CSU and CU researchers set course for innovations in conservation to protect Colorado’s water supply
Water is a key driver of the state’s economy and fostering collaboration is critical to addressing future challenges
As drought, climate change, wildfire and population growth threaten Colorado’s already strained water resources, a new report authored by researchers from Colorado State University and the University of Colorado Boulder is laying out a path for increasing innovation and improving statewide water conservation efforts.
The report, Emerging Technologies to Improve Water Resource Management in Colorado, was triggered by the passage of HB21-1268. This empowered experts at the Mortenson Center in Global Engineering at CU Boulder and CSU’s Colorado Water Center, in partnership with the Irrigation Innovation Consortium, also hosted at CSU, to address a critical question: How can we use tools to better understand and conserve our water resources to address the most pressing needs across the state?
An ongoing megadrought in the western United States is stressing Colorado’s water resources. In July 2021, Lake Powell, which is fed by the Colorado River, reached its lowest level since it was filled in 1969.
To help focus the conversation around water conservation, support the efforts of legislators and spur innovation, the research team interviewed dozens of water experts statewide and surveyed nearly one hundred stakeholders across industries. The researchers assessed technologies like remote sensing, telemetry, digital water transaction platforms including blockchain, and advanced aerial observation platforms, such as high-altitude balloons and drones.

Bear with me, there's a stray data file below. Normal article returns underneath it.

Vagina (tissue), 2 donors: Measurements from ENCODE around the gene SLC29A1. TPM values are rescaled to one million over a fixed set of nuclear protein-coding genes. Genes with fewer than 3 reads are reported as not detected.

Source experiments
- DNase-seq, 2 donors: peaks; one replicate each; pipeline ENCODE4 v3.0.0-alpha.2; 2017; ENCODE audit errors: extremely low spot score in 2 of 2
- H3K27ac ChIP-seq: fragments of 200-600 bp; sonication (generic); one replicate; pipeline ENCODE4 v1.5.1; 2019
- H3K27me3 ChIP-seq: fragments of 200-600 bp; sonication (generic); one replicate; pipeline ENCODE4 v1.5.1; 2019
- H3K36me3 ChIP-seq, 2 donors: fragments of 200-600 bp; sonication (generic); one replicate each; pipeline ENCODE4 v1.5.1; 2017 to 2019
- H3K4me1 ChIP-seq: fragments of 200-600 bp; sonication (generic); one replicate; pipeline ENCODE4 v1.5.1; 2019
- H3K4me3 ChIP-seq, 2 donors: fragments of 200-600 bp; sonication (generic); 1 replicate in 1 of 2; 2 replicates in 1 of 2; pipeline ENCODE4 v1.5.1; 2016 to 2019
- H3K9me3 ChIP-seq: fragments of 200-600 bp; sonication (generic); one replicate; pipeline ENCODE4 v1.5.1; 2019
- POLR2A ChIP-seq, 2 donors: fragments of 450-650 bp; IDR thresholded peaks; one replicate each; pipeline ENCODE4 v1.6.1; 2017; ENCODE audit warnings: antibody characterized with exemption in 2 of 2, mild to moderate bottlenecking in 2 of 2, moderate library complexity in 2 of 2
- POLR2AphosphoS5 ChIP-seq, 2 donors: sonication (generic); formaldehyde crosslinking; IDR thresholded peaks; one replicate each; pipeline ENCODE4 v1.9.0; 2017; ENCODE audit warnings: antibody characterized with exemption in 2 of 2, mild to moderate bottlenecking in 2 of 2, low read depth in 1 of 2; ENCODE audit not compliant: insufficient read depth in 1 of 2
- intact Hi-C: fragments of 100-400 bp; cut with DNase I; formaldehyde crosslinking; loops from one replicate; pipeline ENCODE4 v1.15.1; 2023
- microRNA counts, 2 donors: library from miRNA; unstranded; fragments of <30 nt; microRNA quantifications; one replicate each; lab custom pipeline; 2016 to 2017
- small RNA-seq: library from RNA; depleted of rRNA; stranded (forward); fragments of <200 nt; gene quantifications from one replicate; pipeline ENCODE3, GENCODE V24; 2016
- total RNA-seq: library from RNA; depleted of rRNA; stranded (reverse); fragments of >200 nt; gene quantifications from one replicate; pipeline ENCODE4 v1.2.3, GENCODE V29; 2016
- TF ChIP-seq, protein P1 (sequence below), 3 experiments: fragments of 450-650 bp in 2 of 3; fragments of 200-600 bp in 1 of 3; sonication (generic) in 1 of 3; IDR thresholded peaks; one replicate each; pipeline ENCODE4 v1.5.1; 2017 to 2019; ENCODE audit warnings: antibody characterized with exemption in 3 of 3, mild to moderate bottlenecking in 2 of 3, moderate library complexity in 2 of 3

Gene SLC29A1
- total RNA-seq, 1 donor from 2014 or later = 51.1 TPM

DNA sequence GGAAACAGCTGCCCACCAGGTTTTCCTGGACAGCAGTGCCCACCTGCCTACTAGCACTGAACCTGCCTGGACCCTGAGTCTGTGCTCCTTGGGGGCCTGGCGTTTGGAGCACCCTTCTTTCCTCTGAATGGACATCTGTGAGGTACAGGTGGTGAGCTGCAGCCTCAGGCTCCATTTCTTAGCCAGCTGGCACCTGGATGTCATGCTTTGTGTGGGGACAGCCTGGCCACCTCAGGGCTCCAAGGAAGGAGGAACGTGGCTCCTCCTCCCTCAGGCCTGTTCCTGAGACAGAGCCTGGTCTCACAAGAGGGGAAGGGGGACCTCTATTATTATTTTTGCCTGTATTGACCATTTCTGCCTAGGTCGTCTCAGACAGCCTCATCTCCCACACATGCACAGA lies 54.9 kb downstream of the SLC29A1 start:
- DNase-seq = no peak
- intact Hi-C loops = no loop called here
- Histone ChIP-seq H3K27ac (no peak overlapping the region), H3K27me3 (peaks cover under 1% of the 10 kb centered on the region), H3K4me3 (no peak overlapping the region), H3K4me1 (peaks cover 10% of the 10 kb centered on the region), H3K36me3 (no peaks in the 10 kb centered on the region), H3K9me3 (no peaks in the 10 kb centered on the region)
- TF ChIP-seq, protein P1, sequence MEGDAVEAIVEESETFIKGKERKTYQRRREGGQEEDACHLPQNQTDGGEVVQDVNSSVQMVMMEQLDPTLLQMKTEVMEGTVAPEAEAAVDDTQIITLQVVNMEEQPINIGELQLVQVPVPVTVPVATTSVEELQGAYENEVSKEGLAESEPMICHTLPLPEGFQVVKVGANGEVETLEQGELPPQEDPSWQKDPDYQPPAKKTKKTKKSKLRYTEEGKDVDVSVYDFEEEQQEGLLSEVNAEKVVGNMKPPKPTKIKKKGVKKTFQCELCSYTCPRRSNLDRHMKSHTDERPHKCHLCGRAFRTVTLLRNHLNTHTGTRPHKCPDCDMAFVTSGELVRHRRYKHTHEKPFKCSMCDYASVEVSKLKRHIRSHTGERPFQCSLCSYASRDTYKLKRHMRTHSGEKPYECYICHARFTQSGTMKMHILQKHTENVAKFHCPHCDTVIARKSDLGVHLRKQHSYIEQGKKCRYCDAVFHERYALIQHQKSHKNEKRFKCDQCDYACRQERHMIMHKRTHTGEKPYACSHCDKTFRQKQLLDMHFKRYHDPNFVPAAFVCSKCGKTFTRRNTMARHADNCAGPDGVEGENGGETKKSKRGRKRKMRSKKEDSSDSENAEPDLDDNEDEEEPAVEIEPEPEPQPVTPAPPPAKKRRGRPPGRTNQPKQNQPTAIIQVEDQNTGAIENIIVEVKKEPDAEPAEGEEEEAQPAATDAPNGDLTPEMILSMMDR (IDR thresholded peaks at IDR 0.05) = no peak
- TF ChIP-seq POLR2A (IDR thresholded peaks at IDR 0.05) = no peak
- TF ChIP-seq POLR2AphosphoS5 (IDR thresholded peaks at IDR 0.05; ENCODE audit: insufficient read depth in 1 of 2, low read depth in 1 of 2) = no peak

Their findings not only provide valuable insights to water conservation professionals, legislators and industry professionals looking to overcome barriers to tech adoption, but the report also paints a picture of how people in communities across the state could benefit from understanding the challenges around water management.
“Public perceptions … are integral to water management projects and can influence which projects receive funding,” write the researchers. “Studies consistently find that policymakers’ actions reflect public preferences and opinion.”
Drawing from real world successes
Beyond learning from statewide experts, the researchers also looked across the West for success stories. Their collection of case studies ranged from CSU’s educational efforts promoting irrigation conservation to a watershed management dashboard that optimizes economic and agricultural decisions in Southern Colorado, as well as advanced aerial observations using micro-balloons, comprehensive snowpack monitoring and more.
“The expansion of the immersive educational programs covered in this report, such as the Master Irrigator and Testing Ag Performance Solutions programs, provide producers with the knowledge to better understand the science behind these advanced technologies, access to incentives to help them adopt these technologies, and the development of a peer network to help them operate these advanced water management systems in a cost effective manner,” said John Tracy, director of the Colorado Water Center.
“A consistent theme when discussing these challenges was a desire to promote community and statewide collaboration in water management throughout Colorado.”